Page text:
We cannot celebrate Christmas without some form of a Christmas Tree. Whether it is a large, live tree or a small plastic one, or something in between, we need to have a tree to put presents under and to have a focal point on Christmas morning. But either tree can be hazardous to our pets if precautions are taken.
So whether fake or live, we need to make sure that we securely anchor our Christmas trees so they do not tip and fall on top of curious pets. With live trees, we have to make sure our pets cannot drink the stagnant tree water which contains a lot of bacteria and may contain fertilizer. Both which can cause diarrhea and nausea.
Keep weighty ornaments close to the floor so if they do fall, they won’t break … it wouldn’t hurt to train your pets to stay away from them as well. Keep lighter ornaments high up on the tree so curious pups cannot access them and place the tree away from high ledges and mantles where cats (and sometimes dogs) can jump from. Watch for fallen broken ornaments which can cut or scratch paw pads and noses. If any broken pieces are ingested, the pieces can damage the esophagus and stomach and cause a blockage which could result in surgery.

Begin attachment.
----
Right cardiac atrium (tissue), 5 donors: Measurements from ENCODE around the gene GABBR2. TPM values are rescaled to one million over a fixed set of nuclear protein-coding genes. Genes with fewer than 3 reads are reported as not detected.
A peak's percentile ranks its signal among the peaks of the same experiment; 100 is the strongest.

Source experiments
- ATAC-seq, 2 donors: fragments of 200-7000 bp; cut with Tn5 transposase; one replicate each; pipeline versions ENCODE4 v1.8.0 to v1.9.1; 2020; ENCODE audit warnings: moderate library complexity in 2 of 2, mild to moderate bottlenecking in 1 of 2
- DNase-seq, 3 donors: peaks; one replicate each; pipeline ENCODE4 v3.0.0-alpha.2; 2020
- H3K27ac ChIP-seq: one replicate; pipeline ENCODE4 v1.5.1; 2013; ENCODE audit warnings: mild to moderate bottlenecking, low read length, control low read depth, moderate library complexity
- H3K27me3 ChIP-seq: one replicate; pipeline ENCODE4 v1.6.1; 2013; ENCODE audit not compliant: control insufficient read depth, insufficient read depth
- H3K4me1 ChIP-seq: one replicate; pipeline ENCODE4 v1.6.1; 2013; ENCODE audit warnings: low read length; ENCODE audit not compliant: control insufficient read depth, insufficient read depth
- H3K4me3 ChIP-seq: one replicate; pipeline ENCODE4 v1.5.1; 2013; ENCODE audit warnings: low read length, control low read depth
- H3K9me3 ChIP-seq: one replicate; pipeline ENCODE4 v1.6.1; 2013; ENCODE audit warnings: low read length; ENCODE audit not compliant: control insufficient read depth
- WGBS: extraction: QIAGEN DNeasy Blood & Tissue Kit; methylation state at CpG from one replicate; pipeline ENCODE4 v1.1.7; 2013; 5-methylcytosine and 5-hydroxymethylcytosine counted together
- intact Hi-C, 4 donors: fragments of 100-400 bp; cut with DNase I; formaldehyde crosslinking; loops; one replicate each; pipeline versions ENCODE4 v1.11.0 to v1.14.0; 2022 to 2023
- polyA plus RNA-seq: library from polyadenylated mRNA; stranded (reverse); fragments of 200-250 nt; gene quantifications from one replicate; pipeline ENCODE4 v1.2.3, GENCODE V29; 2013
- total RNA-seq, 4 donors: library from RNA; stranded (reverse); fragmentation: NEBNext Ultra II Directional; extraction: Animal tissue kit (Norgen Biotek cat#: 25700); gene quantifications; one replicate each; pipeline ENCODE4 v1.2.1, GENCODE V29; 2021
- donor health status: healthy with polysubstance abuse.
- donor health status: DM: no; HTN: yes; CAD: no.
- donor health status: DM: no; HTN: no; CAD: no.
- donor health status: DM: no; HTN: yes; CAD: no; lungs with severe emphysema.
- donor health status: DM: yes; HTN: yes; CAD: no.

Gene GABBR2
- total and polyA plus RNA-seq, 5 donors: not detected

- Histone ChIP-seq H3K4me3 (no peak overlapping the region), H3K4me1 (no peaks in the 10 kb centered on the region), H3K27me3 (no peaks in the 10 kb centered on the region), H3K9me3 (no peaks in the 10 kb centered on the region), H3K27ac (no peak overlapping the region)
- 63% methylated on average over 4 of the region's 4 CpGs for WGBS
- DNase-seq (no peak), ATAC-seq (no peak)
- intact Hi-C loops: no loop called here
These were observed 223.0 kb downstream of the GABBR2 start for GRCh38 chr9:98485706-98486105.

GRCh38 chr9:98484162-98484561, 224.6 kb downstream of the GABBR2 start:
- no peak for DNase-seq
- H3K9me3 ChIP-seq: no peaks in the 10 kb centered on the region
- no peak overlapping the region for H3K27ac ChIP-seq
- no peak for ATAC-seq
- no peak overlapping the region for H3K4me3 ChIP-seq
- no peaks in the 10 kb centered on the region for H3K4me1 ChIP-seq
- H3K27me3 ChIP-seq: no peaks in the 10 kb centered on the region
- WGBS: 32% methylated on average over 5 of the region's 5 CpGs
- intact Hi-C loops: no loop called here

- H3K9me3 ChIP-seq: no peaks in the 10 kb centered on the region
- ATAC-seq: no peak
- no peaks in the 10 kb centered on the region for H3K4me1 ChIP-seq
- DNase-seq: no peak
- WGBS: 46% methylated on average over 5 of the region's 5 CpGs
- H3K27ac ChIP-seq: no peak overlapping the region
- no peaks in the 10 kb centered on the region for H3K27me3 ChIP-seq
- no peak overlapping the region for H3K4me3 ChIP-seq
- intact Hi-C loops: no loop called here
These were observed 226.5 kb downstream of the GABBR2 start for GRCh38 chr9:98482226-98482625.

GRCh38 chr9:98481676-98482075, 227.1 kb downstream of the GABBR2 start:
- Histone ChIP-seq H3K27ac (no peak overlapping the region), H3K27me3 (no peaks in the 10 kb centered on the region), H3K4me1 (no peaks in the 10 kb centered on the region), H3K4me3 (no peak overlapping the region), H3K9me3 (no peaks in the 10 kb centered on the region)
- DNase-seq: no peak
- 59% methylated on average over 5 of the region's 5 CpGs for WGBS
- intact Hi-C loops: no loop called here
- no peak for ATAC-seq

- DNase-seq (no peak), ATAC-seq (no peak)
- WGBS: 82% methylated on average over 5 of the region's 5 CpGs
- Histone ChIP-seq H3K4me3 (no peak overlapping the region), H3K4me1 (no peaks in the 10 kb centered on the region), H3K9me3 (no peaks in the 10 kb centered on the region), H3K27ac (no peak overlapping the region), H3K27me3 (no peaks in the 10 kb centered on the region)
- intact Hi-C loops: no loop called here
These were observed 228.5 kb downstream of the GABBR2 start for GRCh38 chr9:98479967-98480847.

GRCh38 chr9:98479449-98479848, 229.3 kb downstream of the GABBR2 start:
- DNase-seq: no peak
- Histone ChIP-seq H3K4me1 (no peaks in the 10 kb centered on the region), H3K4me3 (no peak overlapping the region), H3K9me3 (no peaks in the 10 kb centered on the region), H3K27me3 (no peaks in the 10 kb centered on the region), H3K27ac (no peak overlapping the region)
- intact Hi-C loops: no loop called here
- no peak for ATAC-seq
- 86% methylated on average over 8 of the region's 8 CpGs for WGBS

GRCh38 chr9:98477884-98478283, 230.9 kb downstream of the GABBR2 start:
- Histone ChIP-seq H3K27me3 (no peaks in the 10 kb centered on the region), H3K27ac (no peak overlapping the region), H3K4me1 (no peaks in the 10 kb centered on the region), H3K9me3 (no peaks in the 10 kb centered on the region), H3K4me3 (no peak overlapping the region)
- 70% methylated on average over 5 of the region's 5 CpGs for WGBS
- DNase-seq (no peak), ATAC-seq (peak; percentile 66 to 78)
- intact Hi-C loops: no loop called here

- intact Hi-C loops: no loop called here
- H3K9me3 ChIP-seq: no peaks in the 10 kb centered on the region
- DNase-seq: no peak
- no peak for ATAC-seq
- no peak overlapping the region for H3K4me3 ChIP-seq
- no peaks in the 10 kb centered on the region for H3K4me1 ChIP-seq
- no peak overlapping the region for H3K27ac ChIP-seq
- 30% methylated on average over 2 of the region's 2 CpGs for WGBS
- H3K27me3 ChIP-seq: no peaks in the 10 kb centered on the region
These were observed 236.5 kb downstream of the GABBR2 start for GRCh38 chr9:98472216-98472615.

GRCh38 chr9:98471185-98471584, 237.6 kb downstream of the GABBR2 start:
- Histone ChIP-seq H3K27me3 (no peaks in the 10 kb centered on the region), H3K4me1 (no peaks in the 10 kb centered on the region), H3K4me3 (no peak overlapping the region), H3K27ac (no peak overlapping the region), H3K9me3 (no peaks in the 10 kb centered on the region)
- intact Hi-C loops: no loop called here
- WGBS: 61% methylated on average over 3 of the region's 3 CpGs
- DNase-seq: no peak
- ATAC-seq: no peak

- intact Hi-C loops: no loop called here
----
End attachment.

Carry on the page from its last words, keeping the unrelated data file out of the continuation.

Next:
Pets have also been known to open presents before the festivities as well, so be sure to keep an eye out for that.
According to a 2010 study conducted by Churchill Pet Insurance, Dogmagazine.net reported that 79% of dog owners prefer fake trees to avoid potential dangers for their dogs and cats. And almost half of those that preferred live trees, admitted that their dogs had been injured by pine needles at least once. This injury typically was that a pine needle got stuck in their pet’s paw.
Training your dog to stay away from the tree, presents, ornaments and décor is a very good idea. This training can easily transfer to other items in the home that you would prefer your pet not to touch. Come back to this blog for more information on training your pets. You could also contact a local trainer for more immediate assistance.